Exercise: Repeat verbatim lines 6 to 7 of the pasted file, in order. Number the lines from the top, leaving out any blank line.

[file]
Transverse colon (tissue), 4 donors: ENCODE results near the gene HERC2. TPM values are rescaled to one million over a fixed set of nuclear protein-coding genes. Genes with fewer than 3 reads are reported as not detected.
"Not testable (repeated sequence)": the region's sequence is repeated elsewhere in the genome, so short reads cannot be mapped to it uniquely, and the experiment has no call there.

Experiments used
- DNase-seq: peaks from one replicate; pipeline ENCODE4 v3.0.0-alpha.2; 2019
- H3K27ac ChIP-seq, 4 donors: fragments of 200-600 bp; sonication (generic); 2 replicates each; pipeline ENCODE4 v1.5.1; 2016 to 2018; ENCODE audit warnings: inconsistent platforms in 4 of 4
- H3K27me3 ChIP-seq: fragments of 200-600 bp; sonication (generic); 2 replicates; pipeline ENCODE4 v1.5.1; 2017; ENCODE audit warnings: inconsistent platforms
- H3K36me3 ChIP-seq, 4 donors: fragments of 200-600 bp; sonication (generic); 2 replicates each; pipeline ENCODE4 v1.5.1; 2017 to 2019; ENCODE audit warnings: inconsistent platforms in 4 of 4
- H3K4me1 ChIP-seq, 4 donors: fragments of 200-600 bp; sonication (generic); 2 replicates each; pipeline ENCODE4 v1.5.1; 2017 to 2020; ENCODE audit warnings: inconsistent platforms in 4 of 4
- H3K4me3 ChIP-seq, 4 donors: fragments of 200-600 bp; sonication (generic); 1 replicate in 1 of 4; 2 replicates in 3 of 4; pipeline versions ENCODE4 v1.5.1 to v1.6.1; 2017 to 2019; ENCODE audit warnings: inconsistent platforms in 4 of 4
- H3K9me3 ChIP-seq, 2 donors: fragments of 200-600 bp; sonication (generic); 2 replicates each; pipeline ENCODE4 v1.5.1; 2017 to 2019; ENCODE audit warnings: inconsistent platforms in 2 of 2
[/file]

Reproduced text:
- H3K27me3 ChIP-seq: fragments of 200-600 bp; sonication (generic); 2 replicates; pipeline ENCODE4 v1.5.1; 2017; ENCODE audit warnings: inconsistent platforms
- H3K36me3 ChIP-seq, 4 donors: fragments of 200-600 bp; sonication (generic); 2 replicates each; pipeline ENCODE4 v1.5.1; 2017 to 2019; ENCODE audit warnings: inconsistent platforms in 4 of 4